Over the past 20 years, convenience stores have become much more than a place to pick up drinks, snacks or a magazine.
“But what does the next 20 years look like,” asked Jeff Lenard, VP of strategic industry initiatives for the National Association of Convenience Stores.
The size of the industry itself attests to its influence on consumer behavior, something grocers should take note of, according to Lenard.
“There are 150,000 convenience stores in the country,” he said. “That is equivalent to taking every grocery store, plus every dollar store, plus every drug store. That gets you to about 120,000 [stores]. Then you add every Starbucks and every McDonald’s. That is the size of our industry. That is why there is so much excitement on the show floor.”
Lenard was referring to the NACS Show 2023, which ran Oct. 3-6 at the World Congress Center in Atlanta, Georgia.
The show offered 990 minutes of exhibit time and nearly 4,300 minutes of educational and general sessions across four days, during which expo-goers learned about new products, ideas and technology that are pushing the c-store industry forward.
“The NACS Show is to show people what’s next. The exhibitors do that. The speakers do that. And the connection that people make here do that,” Lenard said.
This year’s show began with a general session Oct. 3 featuring writer Kevin Paul Scott and a kickoff party on the field of nearby Mercedes-Benz Stadium, something that set this year’s show apart from previous years.
“I think a lot of people, when they think about the experience this week, will say the Mercedes-Benz Stadium opening kickoff – a literal kickoff party,” Lenard said. “To be able to walk on the 50-yard line where the Super Bowl is played, the SEC Championship, Taylor Swift [concerts] – it’s an unbelievable experience.”
The NACS Show rotates between Atlanta, Chicago and Las Vegas. Next year’s show is set for Oct. 7-10 at the Las Vegas Convention Center. However, Atlanta as a host site is advantageous for NACS. Many retailers that attended are based in the Southeast, Lenard said.
“Atlanta is much more a business-focused meeting,” he said. “Whether that’s partially because people are driving here and they’re seeing people they’ve known, but they’re down to business. We’re seeing packed education sessions.”
The NACS Show boasted an average of 250-300 attendees per session.
Much like the grocery industry, c-stores are becoming more than just a place for consumers to fill up vehicles with gas. They are putting much more emphasis on new items, technological integration and fresh foodservice.
Citing the 1983 movie “National Lampoon’s Vacation,” Lenard compared how much food at c-stores has evolved.
“There was a line in there where Clark Griswold says he’s so hungry he could eat a sandwich from a gas station. Today, that joke doesn’t resonate,” he said. “In fact, when they remade the movie, that line wasn’t in it. Forty years later, foodservice is not just our future, it’s our current.
“Retailers see more than 25 percent of sales attributed to foodservice. And 36 percent of profit is attributed to foodservice. More than one out of every $3 is from foodservice. Convenience stores are really restaurants that happen to sell gas.”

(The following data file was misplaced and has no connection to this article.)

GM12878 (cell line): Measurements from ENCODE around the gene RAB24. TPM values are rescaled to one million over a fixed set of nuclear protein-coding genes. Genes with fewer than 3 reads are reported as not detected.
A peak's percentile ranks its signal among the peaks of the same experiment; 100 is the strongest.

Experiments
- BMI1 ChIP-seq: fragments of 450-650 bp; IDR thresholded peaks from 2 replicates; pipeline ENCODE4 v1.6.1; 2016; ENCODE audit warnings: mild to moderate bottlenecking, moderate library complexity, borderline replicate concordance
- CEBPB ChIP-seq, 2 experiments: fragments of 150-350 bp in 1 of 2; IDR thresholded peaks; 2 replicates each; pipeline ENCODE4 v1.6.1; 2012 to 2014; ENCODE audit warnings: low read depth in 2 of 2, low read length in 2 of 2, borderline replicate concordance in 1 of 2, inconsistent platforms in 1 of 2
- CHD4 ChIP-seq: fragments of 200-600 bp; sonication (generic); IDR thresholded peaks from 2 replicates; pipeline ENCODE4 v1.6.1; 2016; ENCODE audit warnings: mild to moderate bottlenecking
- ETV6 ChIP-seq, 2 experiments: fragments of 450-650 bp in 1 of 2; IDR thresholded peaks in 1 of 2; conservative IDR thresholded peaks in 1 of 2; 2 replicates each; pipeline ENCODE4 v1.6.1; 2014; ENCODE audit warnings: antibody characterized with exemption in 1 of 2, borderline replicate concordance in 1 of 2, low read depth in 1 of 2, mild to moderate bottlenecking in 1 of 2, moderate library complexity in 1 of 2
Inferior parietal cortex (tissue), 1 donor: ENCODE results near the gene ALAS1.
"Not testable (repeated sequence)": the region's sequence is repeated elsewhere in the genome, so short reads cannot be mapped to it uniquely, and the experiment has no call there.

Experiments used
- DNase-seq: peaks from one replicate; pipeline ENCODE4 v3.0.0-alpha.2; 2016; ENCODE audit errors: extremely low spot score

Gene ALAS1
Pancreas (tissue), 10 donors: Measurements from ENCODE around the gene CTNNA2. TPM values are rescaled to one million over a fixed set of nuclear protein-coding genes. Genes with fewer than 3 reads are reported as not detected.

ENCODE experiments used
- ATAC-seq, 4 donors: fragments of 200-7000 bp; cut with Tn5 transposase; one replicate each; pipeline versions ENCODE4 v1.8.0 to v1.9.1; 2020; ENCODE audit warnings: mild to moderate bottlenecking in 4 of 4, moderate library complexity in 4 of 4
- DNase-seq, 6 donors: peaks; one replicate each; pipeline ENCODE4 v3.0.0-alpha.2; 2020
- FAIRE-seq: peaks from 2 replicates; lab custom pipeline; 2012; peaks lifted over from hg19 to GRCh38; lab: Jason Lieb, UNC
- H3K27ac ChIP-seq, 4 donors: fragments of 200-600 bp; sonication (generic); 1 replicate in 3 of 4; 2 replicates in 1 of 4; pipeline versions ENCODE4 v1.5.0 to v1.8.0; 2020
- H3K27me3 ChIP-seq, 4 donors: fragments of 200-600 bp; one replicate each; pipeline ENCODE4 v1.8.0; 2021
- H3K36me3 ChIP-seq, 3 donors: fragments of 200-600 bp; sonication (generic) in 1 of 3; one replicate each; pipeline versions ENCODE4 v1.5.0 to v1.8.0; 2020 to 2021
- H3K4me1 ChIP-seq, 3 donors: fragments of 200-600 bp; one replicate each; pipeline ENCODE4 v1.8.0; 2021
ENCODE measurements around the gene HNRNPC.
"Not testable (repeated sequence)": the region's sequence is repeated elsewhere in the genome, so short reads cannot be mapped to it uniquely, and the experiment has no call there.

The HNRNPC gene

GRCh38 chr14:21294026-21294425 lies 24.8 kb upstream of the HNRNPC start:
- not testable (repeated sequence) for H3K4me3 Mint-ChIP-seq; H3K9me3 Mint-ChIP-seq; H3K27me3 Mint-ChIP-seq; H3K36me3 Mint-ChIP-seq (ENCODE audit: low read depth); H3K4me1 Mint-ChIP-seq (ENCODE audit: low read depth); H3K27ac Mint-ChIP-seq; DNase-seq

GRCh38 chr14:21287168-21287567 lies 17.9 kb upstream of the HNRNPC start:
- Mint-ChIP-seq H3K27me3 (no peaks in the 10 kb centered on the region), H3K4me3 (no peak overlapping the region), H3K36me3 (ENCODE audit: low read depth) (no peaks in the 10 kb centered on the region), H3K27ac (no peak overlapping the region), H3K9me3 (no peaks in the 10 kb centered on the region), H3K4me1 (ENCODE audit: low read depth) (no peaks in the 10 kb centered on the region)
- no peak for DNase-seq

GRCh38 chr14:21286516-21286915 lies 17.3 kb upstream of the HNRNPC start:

Holts Summit, Missouri-based PFSbrands can attest to that. The company’s booth was popular among attendees, giving out free slices of its Hangar 54 pizza.
CEO Shawn Burcham said the product has been “phenomenal” since its introduction last year. It has expanded to nearly 500 grocery and c-stores. Alongside its pizza, the company also offers notable brands such as Champs Chicken, bluTACO, Wingman Pizza and an extensive private label program.
Burcham explained the variety of products and their varying levels of success can be attributed to the importance of foodservice in modern retail.
“I think in both areas – especially [the] supermarket world – that’s probably 35 percent of our business,” he said. “Obviously, the perimeter departments have become extremely important. And we feel glad to play a role in one of those.
“Foodservice inside supermarkets and convenience stores will just continue to get better. … When you look at all the statistics and everything, It’s actually taking a big bite out of the QSR in the fast-casuals. A lot of people are beginning to have more faith in what they can buy inside a convenience store or supermarket.”
Ben Boyd, VP of sales and convenience for Tyson Foods, shared a similar experience at the NACS Show. The brand was giving away samples of its newest offerings, including the Hillshire Farms Cupping Pepperoni and sausage link, as well as a Tyson Chicken Pub Burger To Go.
“I always look at food as a differentiator,” Boyd said. “Everybody’s going to have your traditional brands products within the center store. Food is something that really helps differentiate and help the convenience store chain compete and become a foodservice destination.”
Comparing the grocery industry with convenience, Lenard views technology is essential in terms of customer satisfaction.
“Without technology, it’s impossible to be convenient,” he said. “You can’t figure out what somebody wants, what adjacencies you need, how to manage your price book, how to merchandise. None of that is possible without technology.
“You have to sell stuff how people want it, when they want, where they want it. That’s what technology does.”
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